The tale of the celebrity who doesn't pay his or her taxes is one of the oldest in Hollywood.
For as often as this occurs, hearing about a celebrity not paying their taxes is always a bit surprising. The news broke last week that R&B singer, R. Kelly owes the IRS $5 million for taxes that have gone unpaid since 2005. This came only a week after news of Lauren Hill being charged with failing to file tax return for 2005-2007. Many of these celebrities make more money on one album or one advertisement than most of us will see in our lifetimes – so what's the problem?
In most cases it comes down to poor financial planning and hiring the wrong people to handle their financial responsibilities. Celebrities are known to have several assistants and advisors to help them juggle their busy lives and sometimes they hire the wrong people to do the job. Ozzy and Sharon Osbourne had such a problem recently. Back in April they found out that they owed as much as $1.7 million. Sharon Tweeted after "You can't rely on anyone but yourself.....my fault.....lessoned learned." Celebrities don't have some sort of penchant for finding crooked tax advisors, but often times they do hire friends and other people from within their social circles who tell them only what they want to hear. These kinds of decisions can backfire immensely.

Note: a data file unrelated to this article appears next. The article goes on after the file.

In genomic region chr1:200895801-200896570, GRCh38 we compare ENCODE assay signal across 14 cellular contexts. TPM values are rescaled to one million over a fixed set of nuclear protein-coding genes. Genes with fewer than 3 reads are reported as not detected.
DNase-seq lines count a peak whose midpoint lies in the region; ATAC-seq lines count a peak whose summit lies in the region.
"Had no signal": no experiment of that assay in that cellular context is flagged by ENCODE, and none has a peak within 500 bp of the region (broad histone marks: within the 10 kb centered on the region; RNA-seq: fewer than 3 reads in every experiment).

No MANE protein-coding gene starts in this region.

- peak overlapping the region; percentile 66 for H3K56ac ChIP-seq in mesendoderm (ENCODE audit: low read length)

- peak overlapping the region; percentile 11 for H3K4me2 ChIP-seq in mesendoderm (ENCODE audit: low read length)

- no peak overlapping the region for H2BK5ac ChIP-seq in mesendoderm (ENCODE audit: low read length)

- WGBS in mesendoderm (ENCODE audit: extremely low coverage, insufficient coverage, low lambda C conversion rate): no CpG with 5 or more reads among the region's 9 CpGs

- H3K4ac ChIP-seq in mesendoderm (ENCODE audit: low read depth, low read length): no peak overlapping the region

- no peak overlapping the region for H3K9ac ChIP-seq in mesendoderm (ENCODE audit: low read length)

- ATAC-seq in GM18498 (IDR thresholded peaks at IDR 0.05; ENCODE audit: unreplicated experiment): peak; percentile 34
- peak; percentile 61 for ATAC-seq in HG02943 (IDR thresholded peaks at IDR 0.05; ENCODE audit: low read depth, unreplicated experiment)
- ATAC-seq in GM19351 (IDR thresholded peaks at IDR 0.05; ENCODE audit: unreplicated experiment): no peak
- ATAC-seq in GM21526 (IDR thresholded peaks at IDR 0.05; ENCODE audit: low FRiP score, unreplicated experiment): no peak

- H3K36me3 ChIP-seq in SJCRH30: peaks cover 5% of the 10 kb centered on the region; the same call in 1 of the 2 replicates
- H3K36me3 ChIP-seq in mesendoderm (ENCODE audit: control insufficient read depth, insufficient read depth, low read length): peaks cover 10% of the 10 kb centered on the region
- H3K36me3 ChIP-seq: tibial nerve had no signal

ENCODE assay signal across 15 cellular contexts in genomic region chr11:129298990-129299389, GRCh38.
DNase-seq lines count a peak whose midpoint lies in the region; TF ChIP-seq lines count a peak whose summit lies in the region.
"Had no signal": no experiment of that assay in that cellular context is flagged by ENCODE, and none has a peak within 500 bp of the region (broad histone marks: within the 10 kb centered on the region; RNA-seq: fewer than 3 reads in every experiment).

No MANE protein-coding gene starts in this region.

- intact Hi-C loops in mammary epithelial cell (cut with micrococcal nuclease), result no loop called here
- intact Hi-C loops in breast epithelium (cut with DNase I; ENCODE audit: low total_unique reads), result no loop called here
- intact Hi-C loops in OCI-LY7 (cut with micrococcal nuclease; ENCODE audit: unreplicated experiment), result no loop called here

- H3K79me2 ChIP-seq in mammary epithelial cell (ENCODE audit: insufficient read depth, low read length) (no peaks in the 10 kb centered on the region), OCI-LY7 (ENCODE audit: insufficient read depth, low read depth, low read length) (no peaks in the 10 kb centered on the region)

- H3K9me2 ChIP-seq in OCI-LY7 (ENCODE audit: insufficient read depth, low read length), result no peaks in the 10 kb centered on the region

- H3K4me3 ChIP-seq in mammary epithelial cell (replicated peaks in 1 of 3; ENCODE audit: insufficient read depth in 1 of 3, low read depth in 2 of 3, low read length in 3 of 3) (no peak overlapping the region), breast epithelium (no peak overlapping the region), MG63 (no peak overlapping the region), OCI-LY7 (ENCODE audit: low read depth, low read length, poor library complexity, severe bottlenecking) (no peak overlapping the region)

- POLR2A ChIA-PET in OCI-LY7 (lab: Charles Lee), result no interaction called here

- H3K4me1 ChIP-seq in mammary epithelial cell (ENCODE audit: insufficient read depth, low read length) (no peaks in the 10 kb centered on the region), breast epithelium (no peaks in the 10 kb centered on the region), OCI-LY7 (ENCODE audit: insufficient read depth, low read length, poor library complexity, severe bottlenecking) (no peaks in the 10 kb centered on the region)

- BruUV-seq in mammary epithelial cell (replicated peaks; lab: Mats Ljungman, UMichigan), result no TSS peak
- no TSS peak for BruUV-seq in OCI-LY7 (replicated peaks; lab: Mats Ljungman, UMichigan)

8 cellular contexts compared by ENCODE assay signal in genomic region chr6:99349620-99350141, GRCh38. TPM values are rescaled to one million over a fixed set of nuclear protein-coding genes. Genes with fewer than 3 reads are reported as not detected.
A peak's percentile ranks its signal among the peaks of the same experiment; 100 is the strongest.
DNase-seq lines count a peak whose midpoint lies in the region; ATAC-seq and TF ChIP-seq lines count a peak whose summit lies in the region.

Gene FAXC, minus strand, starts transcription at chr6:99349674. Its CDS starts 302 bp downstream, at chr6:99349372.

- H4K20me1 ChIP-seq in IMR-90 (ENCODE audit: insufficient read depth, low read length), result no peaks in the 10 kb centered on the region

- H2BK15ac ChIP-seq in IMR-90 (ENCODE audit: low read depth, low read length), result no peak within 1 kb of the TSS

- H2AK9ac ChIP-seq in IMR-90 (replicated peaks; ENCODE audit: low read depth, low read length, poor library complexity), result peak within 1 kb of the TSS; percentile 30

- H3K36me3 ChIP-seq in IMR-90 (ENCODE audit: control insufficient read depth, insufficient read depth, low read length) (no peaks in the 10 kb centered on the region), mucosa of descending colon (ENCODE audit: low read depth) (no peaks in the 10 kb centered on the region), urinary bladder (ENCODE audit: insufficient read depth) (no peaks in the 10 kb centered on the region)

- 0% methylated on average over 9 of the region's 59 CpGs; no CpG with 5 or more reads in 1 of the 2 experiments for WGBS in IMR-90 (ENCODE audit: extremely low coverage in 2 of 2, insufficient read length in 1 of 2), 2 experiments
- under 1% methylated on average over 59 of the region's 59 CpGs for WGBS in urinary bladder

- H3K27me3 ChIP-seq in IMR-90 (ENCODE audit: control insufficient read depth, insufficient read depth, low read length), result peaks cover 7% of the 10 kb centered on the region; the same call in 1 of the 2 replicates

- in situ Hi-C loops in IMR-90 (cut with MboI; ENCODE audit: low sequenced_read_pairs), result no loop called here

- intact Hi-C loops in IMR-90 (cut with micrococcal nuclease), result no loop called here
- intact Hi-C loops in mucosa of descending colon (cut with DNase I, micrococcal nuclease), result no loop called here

When celebrities get paid, they don't have taxes automatically deducted from their check like typical wage earners. So when tax time rolls around, they can end up owing huge sums of money. This shouldn't be a problem for people who make $10 million for one movie, but when you get that money in one large lump sum instead of every week or month, you can go through it rather quickly without noticing. A good example would be someone winning the lottery or hitting it big at a casino and then spending it all as quickly as they got it. Many Americans would do the same thing if caught in a similar situation
Taxpayers or any kind, not just celebrities, have several chances to challenge tax allegations made against them. Only when they do not respond to the IRS's notices that things get nasty and often times expensive. The IRS likes to make examples out of celebrities, because they are in the public eye.
To read the entire Fox News article click here
***Bryson Law Firm, LLC is a Louisiana law firm focusing 100% of our practice on helping people and businesses solve their IRS and Louisiana state tax problems. We have offices in Lafayette, Baton Rouge, and Shreveport.